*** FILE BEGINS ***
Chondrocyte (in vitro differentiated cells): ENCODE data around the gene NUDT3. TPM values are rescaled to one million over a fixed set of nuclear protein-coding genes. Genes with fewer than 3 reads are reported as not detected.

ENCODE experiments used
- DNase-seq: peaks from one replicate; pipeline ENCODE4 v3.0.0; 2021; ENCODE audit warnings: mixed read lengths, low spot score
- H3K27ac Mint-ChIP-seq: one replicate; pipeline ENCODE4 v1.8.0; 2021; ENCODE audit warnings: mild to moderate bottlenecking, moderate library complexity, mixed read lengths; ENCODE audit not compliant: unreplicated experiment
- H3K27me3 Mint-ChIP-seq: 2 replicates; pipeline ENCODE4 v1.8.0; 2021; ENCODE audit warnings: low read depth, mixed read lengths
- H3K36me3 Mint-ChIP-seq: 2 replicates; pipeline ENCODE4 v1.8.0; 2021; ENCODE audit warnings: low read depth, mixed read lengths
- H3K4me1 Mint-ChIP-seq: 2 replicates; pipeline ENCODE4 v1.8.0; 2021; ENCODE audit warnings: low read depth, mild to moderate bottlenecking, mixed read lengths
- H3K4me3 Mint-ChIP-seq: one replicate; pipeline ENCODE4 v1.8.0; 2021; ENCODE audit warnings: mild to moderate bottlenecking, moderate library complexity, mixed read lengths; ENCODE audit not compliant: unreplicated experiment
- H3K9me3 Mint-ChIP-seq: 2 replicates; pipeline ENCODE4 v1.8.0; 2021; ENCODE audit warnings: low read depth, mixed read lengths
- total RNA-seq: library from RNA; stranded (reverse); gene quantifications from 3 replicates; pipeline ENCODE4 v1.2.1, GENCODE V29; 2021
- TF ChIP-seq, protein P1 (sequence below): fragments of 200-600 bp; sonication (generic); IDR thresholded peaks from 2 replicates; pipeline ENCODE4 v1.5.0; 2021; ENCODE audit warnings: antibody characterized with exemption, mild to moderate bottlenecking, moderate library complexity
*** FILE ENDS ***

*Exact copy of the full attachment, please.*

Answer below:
Chondrocyte (in vitro differentiated cells): ENCODE data around the gene NUDT3. TPM values are rescaled to one million over a fixed set of nuclear protein-coding genes. Genes with fewer than 3 reads are reported as not detected.

ENCODE experiments used
- DNase-seq: peaks from one replicate; pipeline ENCODE4 v3.0.0; 2021; ENCODE audit warnings: mixed read lengths, low spot score
- H3K27ac Mint-ChIP-seq: one replicate; pipeline ENCODE4 v1.8.0; 2021; ENCODE audit warnings: mild to moderate bottlenecking, moderate library complexity, mixed read lengths; ENCODE audit not compliant: unreplicated experiment
- H3K27me3 Mint-ChIP-seq: 2 replicates; pipeline ENCODE4 v1.8.0; 2021; ENCODE audit warnings: low read depth, mixed read lengths
- H3K36me3 Mint-ChIP-seq: 2 replicates; pipeline ENCODE4 v1.8.0; 2021; ENCODE audit warnings: low read depth, mixed read lengths
- H3K4me1 Mint-ChIP-seq: 2 replicates; pipeline ENCODE4 v1.8.0; 2021; ENCODE audit warnings: low read depth, mild to moderate bottlenecking, mixed read lengths
- H3K4me3 Mint-ChIP-seq: one replicate; pipeline ENCODE4 v1.8.0; 2021; ENCODE audit warnings: mild to moderate bottlenecking, moderate library complexity, mixed read lengths; ENCODE audit not compliant: unreplicated experiment
- H3K9me3 Mint-ChIP-seq: 2 replicates; pipeline ENCODE4 v1.8.0; 2021; ENCODE audit warnings: low read depth, mixed read lengths
- total RNA-seq: library from RNA; stranded (reverse); gene quantifications from 3 replicates; pipeline ENCODE4 v1.2.1, GENCODE V29; 2021
- TF ChIP-seq, protein P1 (sequence below): fragments of 200-600 bp; sonication (generic); IDR thresholded peaks from 2 replicates; pipeline ENCODE4 v1.5.0; 2021; ENCODE audit warnings: antibody characterized with exemption, mild to moderate bottlenecking, moderate library complexity